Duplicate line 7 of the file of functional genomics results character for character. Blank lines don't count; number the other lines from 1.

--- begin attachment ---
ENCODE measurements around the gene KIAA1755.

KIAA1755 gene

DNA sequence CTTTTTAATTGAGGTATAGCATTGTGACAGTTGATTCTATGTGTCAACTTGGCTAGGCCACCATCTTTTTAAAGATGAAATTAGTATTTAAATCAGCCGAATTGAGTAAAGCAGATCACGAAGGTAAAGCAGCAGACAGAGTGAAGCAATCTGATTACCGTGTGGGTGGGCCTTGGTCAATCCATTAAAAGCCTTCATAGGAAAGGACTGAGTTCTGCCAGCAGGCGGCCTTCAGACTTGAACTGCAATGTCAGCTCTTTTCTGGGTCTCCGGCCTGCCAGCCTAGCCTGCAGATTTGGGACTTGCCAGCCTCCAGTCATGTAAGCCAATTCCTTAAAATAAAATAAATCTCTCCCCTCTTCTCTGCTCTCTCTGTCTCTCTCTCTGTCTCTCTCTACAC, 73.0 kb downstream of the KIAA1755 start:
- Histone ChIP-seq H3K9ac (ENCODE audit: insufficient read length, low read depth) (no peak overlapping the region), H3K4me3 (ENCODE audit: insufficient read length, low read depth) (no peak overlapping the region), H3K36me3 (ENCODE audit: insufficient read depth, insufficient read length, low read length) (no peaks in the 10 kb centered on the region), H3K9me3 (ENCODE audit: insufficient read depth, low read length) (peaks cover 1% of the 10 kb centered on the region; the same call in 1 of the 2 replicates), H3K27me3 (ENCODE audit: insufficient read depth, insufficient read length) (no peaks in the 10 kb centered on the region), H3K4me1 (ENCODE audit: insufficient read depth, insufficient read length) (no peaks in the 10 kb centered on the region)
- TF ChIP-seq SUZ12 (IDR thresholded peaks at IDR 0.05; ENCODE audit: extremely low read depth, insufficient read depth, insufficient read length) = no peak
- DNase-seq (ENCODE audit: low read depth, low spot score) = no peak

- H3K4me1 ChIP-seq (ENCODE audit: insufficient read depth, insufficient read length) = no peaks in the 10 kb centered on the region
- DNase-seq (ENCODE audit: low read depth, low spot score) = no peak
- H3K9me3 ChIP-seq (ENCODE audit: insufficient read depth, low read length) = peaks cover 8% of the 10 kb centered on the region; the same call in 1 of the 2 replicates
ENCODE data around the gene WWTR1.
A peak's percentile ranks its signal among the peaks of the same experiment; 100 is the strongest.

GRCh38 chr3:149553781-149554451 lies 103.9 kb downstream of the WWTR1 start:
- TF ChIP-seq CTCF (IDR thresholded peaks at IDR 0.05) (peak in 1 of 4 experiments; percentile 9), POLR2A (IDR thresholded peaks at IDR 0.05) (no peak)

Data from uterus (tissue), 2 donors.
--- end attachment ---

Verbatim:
- H3K4me1 ChIP-seq (ENCODE audit: insufficient read depth, insufficient read length) = no peaks in the 10 kb centered on the region